New Research Findings on Impacts of Childhood Experiences on Brain Development
Posted Oct 06 2009 6:01pm
by Lisa Frederiksen
Jane Stevens reported in her article, “ Traumatic Childhood Takes 20 Years Off Life Expectancy,” published today by Lawrence Journal World and News, the latest findings in the ongoing 14-year old Adverse Childhood Experiences Study. This study is “one of the largest investigations ever conducted on the links between childhood maltreatment and later-life health and well-being.” It is a collaboration between the Centers for Disease Control and Prevention and Kaiser Permanente’s Health Appraisal Clinic in San Diego, Health Maintenance Organization (HMO).
I encourage you to read the article in its entirety. For me, it was the reference to three types of childhood trauma, which are also risk factors contributing to a person developing alcohol abuse and/or alcohol dependence problems — namely emotional abuse, growing up in a home with a household member who’s an alcoholic or drug user and/or growing up in a household with a household member who’s diagnosed with a mental illness.
Another statement that caught my attention read,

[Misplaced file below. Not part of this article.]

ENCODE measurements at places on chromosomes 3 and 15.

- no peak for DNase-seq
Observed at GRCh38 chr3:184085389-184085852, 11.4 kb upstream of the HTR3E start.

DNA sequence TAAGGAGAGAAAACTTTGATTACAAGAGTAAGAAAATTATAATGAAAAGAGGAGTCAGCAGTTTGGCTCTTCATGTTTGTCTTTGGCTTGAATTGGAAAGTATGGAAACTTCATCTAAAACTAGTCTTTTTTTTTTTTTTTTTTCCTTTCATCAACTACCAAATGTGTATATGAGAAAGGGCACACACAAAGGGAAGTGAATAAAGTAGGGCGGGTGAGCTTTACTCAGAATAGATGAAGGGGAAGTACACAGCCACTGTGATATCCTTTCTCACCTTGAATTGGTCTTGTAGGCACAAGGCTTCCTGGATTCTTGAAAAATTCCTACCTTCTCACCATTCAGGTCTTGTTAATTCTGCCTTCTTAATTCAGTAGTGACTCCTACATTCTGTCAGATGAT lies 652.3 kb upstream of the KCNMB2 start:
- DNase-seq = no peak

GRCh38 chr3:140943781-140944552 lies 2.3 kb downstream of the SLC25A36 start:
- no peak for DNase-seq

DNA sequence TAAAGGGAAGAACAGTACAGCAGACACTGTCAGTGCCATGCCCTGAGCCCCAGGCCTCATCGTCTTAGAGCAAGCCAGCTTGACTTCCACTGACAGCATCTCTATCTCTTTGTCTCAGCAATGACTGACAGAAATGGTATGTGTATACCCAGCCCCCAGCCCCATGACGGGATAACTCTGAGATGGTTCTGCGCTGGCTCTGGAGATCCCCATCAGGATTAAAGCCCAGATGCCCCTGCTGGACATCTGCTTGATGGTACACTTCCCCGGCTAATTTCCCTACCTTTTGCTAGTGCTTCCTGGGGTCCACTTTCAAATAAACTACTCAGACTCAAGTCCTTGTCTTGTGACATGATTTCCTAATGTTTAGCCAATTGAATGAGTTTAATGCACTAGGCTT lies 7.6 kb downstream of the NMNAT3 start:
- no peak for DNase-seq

“In parallel research, the neuroscience community has found that trauma alters the function and development of children’s brains and nervous systems. Epigeneticists, who study how a person’s experiences turn their genes off and on, have found that trauma can turn on genes that manufacture the chemical stressors that affect the brain.
“That’s what’s happening in the brains of traumatized children who become hyper-vigilant, edgy, impulsive, and have hot tempers. They’re unable to focus on their schoolwork, they can’t sit still, and they regard social interactions as threats — all behaviors that can get them in trouble or suspended, and that can lead to engaging in risky behaviors, such as smoking, drinking too much alcohol, workaholism, eating too much, etc., that can affect their health.”
Ms. Steven’s article is well-worth the read – especially if you’re interested how the brain develops and the impacts of early childhood experiences on that development.